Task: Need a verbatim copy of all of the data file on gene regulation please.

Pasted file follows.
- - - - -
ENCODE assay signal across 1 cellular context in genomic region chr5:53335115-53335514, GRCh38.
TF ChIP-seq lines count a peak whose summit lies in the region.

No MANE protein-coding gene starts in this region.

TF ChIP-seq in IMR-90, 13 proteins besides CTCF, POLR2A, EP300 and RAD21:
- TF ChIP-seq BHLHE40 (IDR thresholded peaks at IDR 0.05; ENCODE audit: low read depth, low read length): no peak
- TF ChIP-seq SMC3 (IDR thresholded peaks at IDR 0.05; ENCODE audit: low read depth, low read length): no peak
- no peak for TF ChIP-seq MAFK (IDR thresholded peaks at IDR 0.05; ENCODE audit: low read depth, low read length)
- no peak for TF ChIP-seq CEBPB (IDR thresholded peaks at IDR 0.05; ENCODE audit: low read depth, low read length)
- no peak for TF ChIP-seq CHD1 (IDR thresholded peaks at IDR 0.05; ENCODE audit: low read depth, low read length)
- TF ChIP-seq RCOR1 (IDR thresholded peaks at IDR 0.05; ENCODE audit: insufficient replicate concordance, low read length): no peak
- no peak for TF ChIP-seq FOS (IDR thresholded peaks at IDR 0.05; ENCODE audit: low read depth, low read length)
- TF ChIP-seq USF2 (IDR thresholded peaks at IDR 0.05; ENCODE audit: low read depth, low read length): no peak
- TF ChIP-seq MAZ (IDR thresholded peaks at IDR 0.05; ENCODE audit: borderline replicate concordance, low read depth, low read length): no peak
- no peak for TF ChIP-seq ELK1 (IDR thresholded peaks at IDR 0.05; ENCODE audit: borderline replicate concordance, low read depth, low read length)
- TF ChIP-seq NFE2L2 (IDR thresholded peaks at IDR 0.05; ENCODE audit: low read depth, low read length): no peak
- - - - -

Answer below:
ENCODE assay signal across 1 cellular context in genomic region chr5:53335115-53335514, GRCh38.
TF ChIP-seq lines count a peak whose summit lies in the region.

No MANE protein-coding gene starts in this region.

TF ChIP-seq in IMR-90, 13 proteins besides CTCF, POLR2A, EP300 and RAD21:
- TF ChIP-seq BHLHE40 (IDR thresholded peaks at IDR 0.05; ENCODE audit: low read depth, low read length): no peak
- TF ChIP-seq SMC3 (IDR thresholded peaks at IDR 0.05; ENCODE audit: low read depth, low read length): no peak
- no peak for TF ChIP-seq MAFK (IDR thresholded peaks at IDR 0.05; ENCODE audit: low read depth, low read length)
- no peak for TF ChIP-seq CEBPB (IDR thresholded peaks at IDR 0.05; ENCODE audit: low read depth, low read length)
- no peak for TF ChIP-seq CHD1 (IDR thresholded peaks at IDR 0.05; ENCODE audit: low read depth, low read length)
- TF ChIP-seq RCOR1 (IDR thresholded peaks at IDR 0.05; ENCODE audit: insufficient replicate concordance, low read length): no peak
- no peak for TF ChIP-seq FOS (IDR thresholded peaks at IDR 0.05; ENCODE audit: low read depth, low read length)
- TF ChIP-seq USF2 (IDR thresholded peaks at IDR 0.05; ENCODE audit: low read depth, low read length): no peak
- TF ChIP-seq MAZ (IDR thresholded peaks at IDR 0.05; ENCODE audit: borderline replicate concordance, low read depth, low read length): no peak
- no peak for TF ChIP-seq ELK1 (IDR thresholded peaks at IDR 0.05; ENCODE audit: borderline replicate concordance, low read depth, low read length)
- TF ChIP-seq NFE2L2 (IDR thresholded peaks at IDR 0.05; ENCODE audit: low read depth, low read length): no peak